Combining the integration of Bike, Bus, Metro and Walk (BBMW) with transit-oriented development, demand management and integrated pricing schemes, the authors present an ecomobility equation which outlines how developing cities can improve their transportation network.
In terms of urban development, the characteristics like extremely high population density, dramatic motorization, mixed land-use pattern, mixed traffic flow pattern, informal public transport, inefficient enforcement and high fatalities differentiate developing cities from their developed counterparts.
The article identifies the most important factors in achieving greener and more sustainable mobility, and charts their relationship in the ecomobility equation below:
EM = [(TD + AM + TM + GT + IP) S ] L
EM, or the effectiveness of implementing Eco- Mobility, may be manifested as the reduction of travel delays, emissions, and accident rates. This equation identifies a horizontal relationship between five key eco-mobility strategies, while recognising the exponential potential of both stakeholders (S) and leadership (L). The five key eco-mobility strategies are
- TD: transit-oriented development;
- AM: active mobility (non-motorized transportation);
- TM: transport management;
- GT: green transport (BBMW policy);
- IP: Integrated pricing schemes.
These five horizontal elements can be understood as the ‘push and pull’ factors between motorized vehicles, public transport and non-motorized transport modes.
Expanding the Equation
TD, or transit-oriented development, represents the development of public transport terminals as easy access points that the general public can reach by foot, bike or bus.
AM, or active mobility, represents the promotion of safe and friendly environments for cycling and walking to work. In many developing cities, this already represents a large proportion of the population. A greater potential is foreseeable and can be accessible through well-designed public bike-sharing systems, and more fundamentally safe, comfortable, and friendly walking and cycling environments. It is worth noting that wheelchairs and lightweight mobility scooters for the disabled or elderly should be considered within active mobility and have gained increasing focus in recent years, as they are related to the very basic mobility rights for every individual in a healthy society with integrity.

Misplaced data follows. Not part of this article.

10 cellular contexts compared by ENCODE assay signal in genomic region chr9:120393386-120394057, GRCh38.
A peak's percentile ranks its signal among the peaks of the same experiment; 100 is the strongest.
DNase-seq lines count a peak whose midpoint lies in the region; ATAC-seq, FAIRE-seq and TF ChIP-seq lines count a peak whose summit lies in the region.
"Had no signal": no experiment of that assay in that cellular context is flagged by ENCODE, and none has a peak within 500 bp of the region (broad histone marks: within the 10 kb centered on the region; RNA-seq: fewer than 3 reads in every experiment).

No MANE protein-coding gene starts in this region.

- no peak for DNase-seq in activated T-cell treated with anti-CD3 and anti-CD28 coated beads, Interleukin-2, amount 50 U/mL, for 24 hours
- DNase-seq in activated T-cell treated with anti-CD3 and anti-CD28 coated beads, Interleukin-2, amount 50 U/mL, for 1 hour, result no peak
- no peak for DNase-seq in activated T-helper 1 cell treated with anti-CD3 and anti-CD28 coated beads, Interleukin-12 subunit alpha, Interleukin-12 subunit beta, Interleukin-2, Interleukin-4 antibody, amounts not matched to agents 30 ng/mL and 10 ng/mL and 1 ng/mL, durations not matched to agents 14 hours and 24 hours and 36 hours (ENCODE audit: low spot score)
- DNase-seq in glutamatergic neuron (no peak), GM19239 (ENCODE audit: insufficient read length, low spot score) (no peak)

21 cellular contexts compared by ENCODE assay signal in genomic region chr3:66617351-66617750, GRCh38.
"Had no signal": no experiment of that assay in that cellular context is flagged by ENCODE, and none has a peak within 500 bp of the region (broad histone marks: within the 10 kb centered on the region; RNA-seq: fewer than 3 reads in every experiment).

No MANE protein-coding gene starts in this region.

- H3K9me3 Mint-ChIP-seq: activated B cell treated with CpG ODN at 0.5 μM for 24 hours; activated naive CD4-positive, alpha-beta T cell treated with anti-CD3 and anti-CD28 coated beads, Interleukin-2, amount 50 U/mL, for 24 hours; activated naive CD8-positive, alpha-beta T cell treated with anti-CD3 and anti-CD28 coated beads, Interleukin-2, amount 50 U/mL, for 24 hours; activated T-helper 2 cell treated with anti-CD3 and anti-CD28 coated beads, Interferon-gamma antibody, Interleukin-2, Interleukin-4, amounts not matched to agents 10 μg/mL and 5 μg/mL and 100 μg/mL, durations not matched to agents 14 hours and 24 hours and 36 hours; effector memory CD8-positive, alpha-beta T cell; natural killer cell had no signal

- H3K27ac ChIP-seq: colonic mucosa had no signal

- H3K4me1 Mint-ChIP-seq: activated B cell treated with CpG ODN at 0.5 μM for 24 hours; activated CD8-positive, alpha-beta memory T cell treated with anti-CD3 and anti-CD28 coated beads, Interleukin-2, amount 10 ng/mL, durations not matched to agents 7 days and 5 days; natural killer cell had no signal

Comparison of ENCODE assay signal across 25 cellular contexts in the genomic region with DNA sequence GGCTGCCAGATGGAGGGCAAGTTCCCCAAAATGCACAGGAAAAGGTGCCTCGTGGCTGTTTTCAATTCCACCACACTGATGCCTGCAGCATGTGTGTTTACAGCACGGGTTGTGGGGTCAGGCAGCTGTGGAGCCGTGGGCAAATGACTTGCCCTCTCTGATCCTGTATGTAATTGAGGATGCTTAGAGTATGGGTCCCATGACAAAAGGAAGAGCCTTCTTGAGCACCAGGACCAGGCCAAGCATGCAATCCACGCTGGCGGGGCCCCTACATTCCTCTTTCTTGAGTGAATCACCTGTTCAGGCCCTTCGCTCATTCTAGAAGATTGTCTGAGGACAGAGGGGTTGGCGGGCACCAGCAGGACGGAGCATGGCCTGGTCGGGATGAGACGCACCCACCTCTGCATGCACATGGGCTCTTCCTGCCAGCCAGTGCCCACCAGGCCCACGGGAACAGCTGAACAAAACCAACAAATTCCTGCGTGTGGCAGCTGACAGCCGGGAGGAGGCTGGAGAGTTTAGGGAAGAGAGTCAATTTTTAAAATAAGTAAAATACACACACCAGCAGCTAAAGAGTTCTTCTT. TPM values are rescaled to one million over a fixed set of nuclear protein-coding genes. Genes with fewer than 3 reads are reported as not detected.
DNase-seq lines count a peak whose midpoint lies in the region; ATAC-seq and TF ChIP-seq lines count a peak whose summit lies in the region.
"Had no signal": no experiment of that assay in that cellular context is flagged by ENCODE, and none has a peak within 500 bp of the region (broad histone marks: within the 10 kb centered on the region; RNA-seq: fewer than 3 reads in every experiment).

The importance of TM, or transport management, is not limited to traffic management and real-time dynamic route planners. Parking management is also a crucial element in medium and large developing cities. Vehicles that cruise for parking, if not well directed and managed, can account for over 30% of road traffic in downtown areas during peak times (Barter, 2013). This results in long cruising times for individual drivers, traffic congestion, unnecessary pollution and other costs.
GT, green transport, and the integration of Bike, Bus, Metro and Walk (BBMW), is aimed to improve active mobility and public transit systems with more integrated and convenient services (Chang, 2006). However, the major managerial challenge arises from the perspective of how to efficiently implement transit-oriented development and apply ICT to achieve the seamless services of BBMW.
Comparatively, IP, or integratedpricing, may be the most complicated of the eco-mobility strategies. The advancement of electronic transaction technology allows more flexible and sophisticated pricing policies over the use of both public transit and private vehicles. The objective of IP is to reflect the true cost of using each transport mode. To impose the true cost on using private vehicles, which is higher than what travelers currently pay, has never been a simple task. People tend to address their own concerns from an individual perspective, but ignore system-level needs. It has been generally observed that the public is sensitive to paying more out-of-pocket, but may also adapt to the change and welcome it later on. Hence, it is for decisionmakers and practitioners to take time and thoughtful efforts to communicate, thereby letting travelers know how they can choose to benefit both the society and themselves. IP has also the objective of implementing congestion pricing (Barter, 2005). It is expected that motorized vehicles need to pay for social costs including congestion, air pollution, noise and safety.